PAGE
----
Dyslexia is more than a reading problem

Developmental dyslexia is the most common learning disorder and affects somewhere between 5–10% of the population, with some estimates as high as 17%.

Dyslexia is a language-based learning disorder. Contrary to popular belief, the core indicator of dyslexia is not reversing letters; rather it is a difficulty interpreting the sound (phonological) components of our language. At this website, we want you to have a solid understanding of dyslexia, so we will have to get somewhat technical; however, if you are unsure about any term(s) please refer to our glossary. And, you can always contact us at dyslexiahelp@umich.edu with questions.

Phonological awareness skills refer to your ability to identify (or perceive) and manipulate (in your head, so to speak) the individual sound units that make up the words of our language. These skills underlie learning to read and spell; difficulty with it can cause reading and spelling problems. Some examples of phonological tasks that we give when testing for dyslexia are:

  • What rhymes with cat? "bat, mat, rat." An early sign of dyslexia is a child's difficulty in learning to rhyme. Many times these children do not want to play rhyming games.
  • Say 'sand' without saying /s/ —"and." Separating the individual sounds or syllables of a word from each other can be challenging for those with dyslexia.
  • How many sounds are in sleigh? This is a tricky one! There are only 3 sounds in sleigh—s, l, and long a, with that long a represented by 4 letters!

You may have found these easy, but for a young child, they can be very tricky. You can see why learning to read and spell can be so challenging; there is much more than letters on a page.

In addition to the phonological awareness component of dyslexia, people with dyslexia may also have difficulty with rapid letter and word recall, referred to as rapid automatic naming (RAN). Our ability to quickly recall words contributes to our ability to quickly identify words when reading and to read fluently (or smoothly and effortlessly). Difficulties with RAN and fluent reading can affect reading comprehension, in part, because when it is difficult to read and we read slowly and laboriously, we forget what we have read. And so, we have to go back and re-read, adding another problem— a common complaint of those with dylsexia is that it takes longer to read than their non-dyslexic peers. Automaticity (being able to read efficiently) is very important to getting the message, regardless of what you are reading.

Individuals with dyslexia can also have difficulties with fine motor skills (and therefore writing may be difficult), math, memory, organizational skills, study skills, self-esteem, and activities in everyday life.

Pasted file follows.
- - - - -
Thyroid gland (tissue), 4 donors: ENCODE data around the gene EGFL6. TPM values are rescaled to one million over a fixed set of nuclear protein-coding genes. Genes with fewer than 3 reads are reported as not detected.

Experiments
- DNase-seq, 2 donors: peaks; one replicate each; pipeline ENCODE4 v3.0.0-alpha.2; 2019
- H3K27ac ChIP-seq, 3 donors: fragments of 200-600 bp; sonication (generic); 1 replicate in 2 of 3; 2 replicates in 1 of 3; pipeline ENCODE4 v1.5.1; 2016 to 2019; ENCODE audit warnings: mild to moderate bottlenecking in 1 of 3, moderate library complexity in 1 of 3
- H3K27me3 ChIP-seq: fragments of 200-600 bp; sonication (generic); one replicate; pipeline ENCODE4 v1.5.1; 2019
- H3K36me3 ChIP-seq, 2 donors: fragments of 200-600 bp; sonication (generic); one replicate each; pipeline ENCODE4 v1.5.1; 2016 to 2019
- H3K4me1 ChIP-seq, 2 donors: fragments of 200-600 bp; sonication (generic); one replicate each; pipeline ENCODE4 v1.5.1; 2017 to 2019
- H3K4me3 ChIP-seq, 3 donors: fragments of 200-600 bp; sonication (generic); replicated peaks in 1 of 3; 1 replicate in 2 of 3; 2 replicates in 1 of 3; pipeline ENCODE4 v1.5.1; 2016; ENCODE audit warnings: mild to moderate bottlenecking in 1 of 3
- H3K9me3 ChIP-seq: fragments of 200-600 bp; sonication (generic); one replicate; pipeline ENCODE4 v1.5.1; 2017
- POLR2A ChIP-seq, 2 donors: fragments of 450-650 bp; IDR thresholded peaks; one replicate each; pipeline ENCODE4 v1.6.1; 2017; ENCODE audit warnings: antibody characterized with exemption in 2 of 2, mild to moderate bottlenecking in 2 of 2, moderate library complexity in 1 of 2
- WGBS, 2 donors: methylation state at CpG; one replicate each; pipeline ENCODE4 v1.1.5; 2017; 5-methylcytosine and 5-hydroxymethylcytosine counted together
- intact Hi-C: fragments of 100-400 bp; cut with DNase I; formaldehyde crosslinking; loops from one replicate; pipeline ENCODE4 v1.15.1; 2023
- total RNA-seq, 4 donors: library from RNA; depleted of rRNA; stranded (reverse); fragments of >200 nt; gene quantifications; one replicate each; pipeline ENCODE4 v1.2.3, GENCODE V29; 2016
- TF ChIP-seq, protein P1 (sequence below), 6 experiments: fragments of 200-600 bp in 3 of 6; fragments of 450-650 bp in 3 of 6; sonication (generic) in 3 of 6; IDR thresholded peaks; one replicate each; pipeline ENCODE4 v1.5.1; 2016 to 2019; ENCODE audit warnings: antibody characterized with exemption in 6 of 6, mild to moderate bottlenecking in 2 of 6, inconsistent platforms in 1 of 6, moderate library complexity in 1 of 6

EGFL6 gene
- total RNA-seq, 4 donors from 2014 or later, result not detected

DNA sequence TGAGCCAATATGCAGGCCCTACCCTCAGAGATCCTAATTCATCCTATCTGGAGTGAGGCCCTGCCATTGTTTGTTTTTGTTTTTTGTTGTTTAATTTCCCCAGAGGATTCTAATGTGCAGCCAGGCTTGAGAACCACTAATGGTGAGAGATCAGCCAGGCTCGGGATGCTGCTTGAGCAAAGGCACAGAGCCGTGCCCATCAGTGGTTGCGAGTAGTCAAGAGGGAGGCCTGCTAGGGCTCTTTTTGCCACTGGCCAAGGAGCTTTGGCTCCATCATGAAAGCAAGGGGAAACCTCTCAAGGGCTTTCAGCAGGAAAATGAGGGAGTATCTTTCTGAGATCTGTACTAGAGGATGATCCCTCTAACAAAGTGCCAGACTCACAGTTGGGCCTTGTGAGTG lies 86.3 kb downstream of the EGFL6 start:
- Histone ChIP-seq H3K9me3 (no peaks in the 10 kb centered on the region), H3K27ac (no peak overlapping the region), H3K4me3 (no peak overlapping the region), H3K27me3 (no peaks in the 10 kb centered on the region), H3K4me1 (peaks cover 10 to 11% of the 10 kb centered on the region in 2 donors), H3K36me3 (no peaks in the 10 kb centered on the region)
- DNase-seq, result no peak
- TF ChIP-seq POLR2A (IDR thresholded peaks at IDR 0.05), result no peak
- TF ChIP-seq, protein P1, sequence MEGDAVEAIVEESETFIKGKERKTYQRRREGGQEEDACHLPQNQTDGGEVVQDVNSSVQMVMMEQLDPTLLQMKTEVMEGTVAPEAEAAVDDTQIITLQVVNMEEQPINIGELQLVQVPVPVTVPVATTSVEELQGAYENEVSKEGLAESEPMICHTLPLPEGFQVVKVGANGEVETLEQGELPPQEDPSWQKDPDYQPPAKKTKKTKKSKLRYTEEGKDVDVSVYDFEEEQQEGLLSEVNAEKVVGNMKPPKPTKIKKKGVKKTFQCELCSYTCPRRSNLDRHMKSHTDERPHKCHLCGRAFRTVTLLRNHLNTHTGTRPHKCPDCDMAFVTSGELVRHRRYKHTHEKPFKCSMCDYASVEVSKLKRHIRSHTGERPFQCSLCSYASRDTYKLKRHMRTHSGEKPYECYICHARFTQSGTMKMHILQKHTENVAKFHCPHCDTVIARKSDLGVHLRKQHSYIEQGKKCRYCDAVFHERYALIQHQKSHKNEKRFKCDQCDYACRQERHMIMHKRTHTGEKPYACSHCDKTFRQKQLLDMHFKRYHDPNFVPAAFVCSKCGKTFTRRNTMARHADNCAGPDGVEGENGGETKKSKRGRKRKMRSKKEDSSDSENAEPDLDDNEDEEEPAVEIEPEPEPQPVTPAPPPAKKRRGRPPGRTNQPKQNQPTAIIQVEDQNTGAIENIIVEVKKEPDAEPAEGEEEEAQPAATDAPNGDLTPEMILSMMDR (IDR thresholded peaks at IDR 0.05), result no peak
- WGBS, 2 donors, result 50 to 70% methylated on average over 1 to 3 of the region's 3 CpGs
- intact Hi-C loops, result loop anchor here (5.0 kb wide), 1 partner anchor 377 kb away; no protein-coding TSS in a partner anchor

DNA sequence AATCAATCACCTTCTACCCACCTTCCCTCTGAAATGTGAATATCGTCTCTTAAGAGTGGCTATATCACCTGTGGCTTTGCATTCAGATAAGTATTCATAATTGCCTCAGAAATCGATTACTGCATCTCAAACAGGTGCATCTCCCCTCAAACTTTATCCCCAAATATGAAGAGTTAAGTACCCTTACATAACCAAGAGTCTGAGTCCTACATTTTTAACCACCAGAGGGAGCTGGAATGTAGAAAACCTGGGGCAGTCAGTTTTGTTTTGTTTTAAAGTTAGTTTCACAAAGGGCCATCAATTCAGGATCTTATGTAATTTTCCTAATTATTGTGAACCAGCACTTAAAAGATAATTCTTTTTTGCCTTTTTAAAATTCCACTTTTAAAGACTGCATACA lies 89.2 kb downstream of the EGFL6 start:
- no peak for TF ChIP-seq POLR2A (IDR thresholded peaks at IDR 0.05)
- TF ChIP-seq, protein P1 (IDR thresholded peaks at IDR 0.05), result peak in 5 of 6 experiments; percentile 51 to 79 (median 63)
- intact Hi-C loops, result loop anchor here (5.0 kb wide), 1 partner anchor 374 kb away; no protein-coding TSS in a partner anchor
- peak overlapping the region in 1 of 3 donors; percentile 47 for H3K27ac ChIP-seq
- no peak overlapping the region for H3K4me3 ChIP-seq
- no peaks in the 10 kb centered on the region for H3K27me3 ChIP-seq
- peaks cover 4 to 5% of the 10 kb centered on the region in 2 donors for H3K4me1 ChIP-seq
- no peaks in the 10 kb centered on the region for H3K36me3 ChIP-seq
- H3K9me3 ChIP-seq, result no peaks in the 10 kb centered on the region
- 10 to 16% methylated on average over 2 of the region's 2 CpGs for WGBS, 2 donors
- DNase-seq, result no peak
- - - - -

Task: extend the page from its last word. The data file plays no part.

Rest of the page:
The current definition of dyslexia in the literature: “Dyslexia is a specific learning disability that is neurobiological in origin. It is characterized by the difficulties with accurate and/or fluent word recognition and by poor spelling and decoding abilities. These difficulties typically result from a deficit in the phonological component of language that is often unexpected in relation to other cognitive abilities and the provision of effective classroom instruction. Secondary consequences may include problems in reading comprehension and reduced reading experience that can impede growth of vocabulary and background knowledge” (Lyon, Shaywitz, & Shaywitz, 2003, Annals of Dyslexia, p. 2).

Key to the definition of dyslexia is that the reading difficulty is "unexpected in relation to other cognitive abilities." Smart and clever individuals who have difficulty learning to read, spell, and write may be dyslexic. As preschoolers, these children appear to be developing at the same rate as other children. Then they start school. When confronted with learning to read and spell, everything changes.

Dyslexia does not mean low intelligence; in fact dyslexic individuals can be quite bright. Research has shown that the dyslexic individual's brain is wired differently—and that is not a bad thing! Many people with dyslexia have strong skills in areas other than reading and spelling. The striking mismatch between their capabilities in non-reading areas and their inability to learn to read at the same rate as their peers may be a flag. The good news is that with systematic and explicit instruction, these individuals can and do learn to read, spell, and write.

There are many stories on this website of successful adults who initially struggled with reading. With strategically designed remediation that includes systematic and explicit instruction, support, and a positive attitude, dyslexics learn to read, spell, and write; go on to attend college, and lead productive, fulfilling, and even extraordinary lives. You can too! Success starts here!

For more information, download the International Dyslexia Association's "Dyslexia Basics" fact sheet article.